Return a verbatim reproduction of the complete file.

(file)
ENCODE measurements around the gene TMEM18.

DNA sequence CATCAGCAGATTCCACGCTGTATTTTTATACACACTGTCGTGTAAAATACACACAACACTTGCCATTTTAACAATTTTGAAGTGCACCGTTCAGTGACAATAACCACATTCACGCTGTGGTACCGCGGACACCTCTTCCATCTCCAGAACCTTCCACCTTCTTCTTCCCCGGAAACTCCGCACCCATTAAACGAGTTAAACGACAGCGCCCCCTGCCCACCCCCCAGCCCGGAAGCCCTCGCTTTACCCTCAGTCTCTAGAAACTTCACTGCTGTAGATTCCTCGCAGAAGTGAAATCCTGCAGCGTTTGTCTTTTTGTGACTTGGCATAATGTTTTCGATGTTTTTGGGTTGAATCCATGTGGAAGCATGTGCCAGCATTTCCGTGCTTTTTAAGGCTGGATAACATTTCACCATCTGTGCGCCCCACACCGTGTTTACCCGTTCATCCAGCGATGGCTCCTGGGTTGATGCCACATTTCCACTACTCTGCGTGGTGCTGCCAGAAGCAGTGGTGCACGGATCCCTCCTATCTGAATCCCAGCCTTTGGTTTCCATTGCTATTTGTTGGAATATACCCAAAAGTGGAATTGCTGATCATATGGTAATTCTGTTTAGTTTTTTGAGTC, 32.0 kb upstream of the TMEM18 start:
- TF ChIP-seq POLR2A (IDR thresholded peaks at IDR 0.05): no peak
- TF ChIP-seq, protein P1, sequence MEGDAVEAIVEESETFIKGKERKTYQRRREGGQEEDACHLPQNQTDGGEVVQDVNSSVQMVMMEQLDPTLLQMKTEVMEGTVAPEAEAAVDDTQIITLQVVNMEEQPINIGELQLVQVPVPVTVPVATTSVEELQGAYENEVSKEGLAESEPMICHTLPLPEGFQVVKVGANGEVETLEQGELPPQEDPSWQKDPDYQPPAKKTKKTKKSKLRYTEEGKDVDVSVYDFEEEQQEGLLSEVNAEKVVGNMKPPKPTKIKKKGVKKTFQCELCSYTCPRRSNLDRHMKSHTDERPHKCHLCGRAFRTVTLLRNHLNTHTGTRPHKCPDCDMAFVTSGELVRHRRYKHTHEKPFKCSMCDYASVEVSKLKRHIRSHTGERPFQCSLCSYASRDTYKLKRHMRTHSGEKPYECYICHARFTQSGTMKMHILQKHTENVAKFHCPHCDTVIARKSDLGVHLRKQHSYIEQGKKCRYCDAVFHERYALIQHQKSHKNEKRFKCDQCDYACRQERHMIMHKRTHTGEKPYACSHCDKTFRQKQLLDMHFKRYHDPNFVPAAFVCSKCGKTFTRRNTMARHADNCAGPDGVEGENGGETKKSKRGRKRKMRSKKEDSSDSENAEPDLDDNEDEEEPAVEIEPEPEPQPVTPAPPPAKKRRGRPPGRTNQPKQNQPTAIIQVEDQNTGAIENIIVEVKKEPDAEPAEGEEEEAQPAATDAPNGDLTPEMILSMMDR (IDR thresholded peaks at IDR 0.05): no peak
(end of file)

ENCODE measurements around the gene TMEM18.

DNA sequence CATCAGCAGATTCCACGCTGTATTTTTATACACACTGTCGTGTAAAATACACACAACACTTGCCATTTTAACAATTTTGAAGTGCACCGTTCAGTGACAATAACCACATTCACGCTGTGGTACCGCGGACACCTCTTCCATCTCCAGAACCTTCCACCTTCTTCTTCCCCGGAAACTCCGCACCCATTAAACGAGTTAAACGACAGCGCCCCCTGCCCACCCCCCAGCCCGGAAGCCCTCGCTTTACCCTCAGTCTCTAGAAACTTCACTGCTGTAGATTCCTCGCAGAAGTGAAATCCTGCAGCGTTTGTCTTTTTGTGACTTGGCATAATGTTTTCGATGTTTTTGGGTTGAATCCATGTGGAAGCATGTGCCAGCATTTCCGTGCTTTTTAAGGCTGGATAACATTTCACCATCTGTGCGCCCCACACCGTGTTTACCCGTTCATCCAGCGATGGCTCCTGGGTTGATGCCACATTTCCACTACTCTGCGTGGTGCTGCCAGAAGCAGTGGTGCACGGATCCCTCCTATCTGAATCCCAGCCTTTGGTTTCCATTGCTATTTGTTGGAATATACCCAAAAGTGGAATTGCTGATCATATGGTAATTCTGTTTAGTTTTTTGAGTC, 32.0 kb upstream of the TMEM18 start:
- TF ChIP-seq POLR2A (IDR thresholded peaks at IDR 0.05): no peak
- TF ChIP-seq, protein P1, sequence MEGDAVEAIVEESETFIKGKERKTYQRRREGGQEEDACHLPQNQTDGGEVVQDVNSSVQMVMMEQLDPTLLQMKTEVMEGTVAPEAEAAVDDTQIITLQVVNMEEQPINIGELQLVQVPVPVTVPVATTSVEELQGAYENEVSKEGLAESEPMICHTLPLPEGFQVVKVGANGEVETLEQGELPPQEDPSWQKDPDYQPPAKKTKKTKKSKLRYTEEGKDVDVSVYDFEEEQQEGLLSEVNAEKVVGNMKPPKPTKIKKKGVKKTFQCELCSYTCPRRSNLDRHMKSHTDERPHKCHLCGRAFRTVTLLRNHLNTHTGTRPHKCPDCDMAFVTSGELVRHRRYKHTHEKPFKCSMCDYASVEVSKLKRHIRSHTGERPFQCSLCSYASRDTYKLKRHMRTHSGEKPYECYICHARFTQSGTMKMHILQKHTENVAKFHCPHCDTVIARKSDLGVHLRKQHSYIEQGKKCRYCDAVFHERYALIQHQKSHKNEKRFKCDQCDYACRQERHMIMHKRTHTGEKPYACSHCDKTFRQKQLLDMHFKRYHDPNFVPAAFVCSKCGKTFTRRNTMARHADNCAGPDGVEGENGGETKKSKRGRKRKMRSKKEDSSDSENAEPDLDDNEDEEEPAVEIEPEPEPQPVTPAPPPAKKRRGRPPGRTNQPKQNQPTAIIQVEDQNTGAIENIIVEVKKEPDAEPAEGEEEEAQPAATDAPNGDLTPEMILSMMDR (IDR thresholded peaks at IDR 0.05): no peak